How False Stories Spread And Why People Believe Them

One of the most valuable lessons the administration will learn, is that they cannot control the media, or social media. Constantly making false or inaccurate claims, using false data, or more importantly watching something on cable news and then twisting it to fit your own agenda is a dangerous game.

The more accurate and transparent the administration is, the less conspiracy theory talk there will be, the less time it will take to manage the media, the more the administration can focus on what they really want to do. This is a hard lesson to learn, but essential.

Otherwise everything gets stuck in the mire. Too much time denying, too much time correcting, too much time covering up, too much time on internal meetings trying to decide what to do and how to handle it. All that causes stress, wastes time, and drives distrust between staff members as they don’t know who to believe.

Back in December 2016, Dave Davies on NPR Fresh Air, spoke at length to Craig Silverman, Media Editor of BuzzFeed News about fake news. If you didn’t hear it, it’s well worth a listen. It’s especially relevant based on my slow but inexorable move to delete my facebook account.

Civilians, the Vietnam War, gun control

I didn’t move to America until 1982, the almost 20-year war was well over by the time I got to NY. I worked with a few managers who’d been in various services roles, allegedly my favorite VP was in a navy seal underwater demolition expert. The war was mostly never discussed.

I saw the films, as far as I recall I slept through most of Apocalypse Now not once, but twice. Last night I sat gripped through Zero Dark Thirty, as a docu-drama it was pretty good, didn’t waste time glamorizing the death of Osama bin Laden, and seemed at least to present most of the major talking points.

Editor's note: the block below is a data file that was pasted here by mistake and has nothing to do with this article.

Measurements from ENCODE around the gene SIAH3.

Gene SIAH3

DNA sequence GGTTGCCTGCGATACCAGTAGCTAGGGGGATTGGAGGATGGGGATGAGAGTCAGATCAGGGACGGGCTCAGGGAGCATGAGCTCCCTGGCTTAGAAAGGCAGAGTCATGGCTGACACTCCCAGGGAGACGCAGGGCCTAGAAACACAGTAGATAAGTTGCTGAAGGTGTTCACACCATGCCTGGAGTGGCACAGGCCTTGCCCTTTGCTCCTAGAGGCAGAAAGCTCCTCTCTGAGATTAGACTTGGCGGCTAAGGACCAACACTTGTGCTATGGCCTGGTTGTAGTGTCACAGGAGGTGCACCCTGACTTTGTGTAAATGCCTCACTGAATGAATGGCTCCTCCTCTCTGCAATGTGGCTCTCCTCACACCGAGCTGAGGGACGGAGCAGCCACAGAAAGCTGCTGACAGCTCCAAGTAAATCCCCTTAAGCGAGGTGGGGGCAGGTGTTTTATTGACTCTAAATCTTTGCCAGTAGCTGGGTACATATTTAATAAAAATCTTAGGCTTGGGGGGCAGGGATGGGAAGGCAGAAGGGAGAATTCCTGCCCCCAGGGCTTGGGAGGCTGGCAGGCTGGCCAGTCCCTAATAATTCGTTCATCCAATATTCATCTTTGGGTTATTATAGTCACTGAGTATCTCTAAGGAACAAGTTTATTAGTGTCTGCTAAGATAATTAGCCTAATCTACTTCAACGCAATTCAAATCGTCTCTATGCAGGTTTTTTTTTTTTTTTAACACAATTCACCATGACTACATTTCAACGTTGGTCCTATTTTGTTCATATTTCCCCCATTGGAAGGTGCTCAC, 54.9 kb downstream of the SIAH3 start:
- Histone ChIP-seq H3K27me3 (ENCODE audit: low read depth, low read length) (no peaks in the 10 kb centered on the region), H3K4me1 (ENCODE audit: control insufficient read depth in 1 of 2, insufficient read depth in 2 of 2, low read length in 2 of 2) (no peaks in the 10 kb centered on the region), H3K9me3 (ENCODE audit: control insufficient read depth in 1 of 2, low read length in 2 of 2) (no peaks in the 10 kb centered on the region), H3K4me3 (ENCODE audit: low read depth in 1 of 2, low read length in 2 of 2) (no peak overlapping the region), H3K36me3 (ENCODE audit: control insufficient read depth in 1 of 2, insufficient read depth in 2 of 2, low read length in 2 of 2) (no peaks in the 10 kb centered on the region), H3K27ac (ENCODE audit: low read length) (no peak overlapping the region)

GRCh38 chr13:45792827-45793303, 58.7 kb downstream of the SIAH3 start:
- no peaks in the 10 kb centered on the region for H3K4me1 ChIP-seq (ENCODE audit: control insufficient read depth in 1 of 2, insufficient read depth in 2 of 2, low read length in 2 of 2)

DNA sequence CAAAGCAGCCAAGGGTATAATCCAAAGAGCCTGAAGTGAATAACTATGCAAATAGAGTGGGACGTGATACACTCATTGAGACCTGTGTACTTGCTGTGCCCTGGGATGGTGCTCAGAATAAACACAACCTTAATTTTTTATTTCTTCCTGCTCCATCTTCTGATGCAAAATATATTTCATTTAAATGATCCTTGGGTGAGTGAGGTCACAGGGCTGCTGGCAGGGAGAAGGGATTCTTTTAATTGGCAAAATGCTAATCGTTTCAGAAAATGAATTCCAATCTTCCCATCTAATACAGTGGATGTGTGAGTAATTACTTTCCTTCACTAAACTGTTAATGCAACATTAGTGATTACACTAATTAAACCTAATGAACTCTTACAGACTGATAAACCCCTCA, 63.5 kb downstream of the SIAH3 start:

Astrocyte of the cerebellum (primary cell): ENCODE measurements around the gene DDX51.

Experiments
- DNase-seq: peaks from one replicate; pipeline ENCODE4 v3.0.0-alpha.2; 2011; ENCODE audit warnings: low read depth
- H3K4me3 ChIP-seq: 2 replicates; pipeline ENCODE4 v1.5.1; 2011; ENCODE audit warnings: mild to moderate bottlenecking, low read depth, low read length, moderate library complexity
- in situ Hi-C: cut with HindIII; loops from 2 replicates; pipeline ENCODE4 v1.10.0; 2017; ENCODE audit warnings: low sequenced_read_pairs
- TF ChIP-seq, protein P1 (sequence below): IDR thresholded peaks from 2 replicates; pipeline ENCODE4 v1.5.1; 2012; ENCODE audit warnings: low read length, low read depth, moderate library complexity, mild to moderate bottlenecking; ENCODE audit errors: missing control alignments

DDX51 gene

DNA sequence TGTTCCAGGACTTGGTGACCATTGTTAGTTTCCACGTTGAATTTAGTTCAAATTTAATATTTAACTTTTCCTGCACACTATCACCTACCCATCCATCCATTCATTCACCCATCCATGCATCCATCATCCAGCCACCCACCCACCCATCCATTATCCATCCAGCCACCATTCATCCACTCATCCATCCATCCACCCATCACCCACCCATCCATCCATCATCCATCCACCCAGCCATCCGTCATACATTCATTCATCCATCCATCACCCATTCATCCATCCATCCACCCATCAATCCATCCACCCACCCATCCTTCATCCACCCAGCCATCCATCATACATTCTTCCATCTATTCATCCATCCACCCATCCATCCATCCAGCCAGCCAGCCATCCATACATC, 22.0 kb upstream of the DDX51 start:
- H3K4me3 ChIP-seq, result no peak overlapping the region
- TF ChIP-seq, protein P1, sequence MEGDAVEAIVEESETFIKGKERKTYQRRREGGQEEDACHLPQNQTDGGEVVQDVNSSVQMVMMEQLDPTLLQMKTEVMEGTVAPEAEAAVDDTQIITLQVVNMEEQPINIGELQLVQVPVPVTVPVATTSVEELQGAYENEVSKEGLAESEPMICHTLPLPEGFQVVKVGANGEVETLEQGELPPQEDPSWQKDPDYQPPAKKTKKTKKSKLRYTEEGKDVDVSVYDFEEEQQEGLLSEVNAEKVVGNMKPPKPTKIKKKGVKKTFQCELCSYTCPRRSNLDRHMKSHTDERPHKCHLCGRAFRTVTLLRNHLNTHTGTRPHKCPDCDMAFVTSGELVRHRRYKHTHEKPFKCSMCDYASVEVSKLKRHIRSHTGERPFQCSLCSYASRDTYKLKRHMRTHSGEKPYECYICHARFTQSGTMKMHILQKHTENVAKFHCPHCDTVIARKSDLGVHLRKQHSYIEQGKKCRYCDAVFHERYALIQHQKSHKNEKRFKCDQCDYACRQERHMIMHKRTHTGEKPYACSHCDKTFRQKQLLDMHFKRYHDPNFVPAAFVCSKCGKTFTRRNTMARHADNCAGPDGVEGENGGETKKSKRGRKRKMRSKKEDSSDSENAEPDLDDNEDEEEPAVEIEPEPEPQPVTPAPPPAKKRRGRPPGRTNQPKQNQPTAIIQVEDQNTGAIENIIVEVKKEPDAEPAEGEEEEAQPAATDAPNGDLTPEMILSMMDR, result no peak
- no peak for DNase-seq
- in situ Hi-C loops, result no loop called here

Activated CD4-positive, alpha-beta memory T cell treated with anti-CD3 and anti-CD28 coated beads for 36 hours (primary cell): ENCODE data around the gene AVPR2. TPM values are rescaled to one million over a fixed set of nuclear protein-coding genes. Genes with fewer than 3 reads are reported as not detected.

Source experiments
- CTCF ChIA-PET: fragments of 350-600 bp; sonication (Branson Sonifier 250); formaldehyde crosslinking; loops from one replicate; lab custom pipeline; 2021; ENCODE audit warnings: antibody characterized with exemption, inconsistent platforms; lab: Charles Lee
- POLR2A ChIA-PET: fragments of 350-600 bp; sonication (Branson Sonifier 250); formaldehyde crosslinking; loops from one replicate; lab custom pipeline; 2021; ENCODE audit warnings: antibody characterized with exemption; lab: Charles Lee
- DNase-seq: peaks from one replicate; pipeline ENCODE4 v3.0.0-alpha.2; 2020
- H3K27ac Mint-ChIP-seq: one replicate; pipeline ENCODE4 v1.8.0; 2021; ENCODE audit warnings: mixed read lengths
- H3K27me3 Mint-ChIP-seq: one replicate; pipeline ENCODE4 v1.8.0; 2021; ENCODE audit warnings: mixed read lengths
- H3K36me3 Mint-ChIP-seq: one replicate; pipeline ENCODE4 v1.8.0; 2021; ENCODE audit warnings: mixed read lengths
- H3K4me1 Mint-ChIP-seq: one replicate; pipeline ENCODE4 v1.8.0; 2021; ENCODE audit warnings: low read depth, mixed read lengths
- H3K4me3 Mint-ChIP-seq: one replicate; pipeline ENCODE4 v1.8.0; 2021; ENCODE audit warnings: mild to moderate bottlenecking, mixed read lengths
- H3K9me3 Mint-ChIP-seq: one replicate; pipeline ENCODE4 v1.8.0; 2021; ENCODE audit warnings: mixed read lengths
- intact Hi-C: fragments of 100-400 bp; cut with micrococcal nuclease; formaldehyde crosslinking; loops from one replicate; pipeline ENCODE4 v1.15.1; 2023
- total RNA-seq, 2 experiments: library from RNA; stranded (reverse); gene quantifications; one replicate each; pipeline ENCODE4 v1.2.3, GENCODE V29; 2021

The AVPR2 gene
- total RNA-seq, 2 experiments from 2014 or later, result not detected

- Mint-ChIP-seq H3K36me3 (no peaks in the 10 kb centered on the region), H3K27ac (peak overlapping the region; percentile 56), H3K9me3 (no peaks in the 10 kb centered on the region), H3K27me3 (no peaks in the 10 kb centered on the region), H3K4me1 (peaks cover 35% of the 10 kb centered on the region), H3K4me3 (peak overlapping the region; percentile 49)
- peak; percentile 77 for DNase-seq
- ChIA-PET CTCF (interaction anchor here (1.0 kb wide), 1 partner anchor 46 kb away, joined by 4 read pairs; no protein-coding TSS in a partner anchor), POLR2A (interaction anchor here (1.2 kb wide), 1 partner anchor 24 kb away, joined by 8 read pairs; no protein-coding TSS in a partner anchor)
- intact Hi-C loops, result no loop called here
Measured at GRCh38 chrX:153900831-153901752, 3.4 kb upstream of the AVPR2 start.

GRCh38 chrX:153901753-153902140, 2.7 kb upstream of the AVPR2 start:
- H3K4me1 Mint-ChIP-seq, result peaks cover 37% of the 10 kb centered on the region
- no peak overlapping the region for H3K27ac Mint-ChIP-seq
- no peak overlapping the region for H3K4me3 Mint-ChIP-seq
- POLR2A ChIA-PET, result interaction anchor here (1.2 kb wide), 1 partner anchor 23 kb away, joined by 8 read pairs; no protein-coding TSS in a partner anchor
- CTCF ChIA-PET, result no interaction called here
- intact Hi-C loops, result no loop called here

Afterwards when discussing the film, I said that “it presented a number of legal, social and international issues. Although on balance, I agree with the decision to go assassinate UBL in a foreign, nation state.”

Tonight I got to listen to Fresh Air, a NPR radio series. This show covered in large part the release of a new book, Nick Turses’ Kill Anything That Moves, about the Vietnam War. You can listen to, or read a transcript of the interview here

On balance, the juxtaposition of the film, and the NPR interview, especially with the harrowing description and discussion about the US armed forces killing more than 2,000,000 (yes two million+) civilians during the Vietnam war, that it’s not surprising the reluctance of many to give an inch on gun control.

Perhaps they are worried, not that their own government will be coming to get them, but that a small band of trained, government authorized Vietnamese assassins will fly in under the cover of darkness, come into their homes and assassinate them and their family?

Yes, it’s an extreme view, but you have to wonder with so many in positions of authority, in the government, the NRA and other organizations that were old enough to have served, or to have known first hand, or heard, the harrowing stories of the Vietnam war, why they they are resistant to any form of gun control?

[Update 1/30/12] Apparently this isn’t such an extreme view. Conflicting reports have this Vietnam vet. either defending himself, or assassinating someone for driving into the wrong driveway.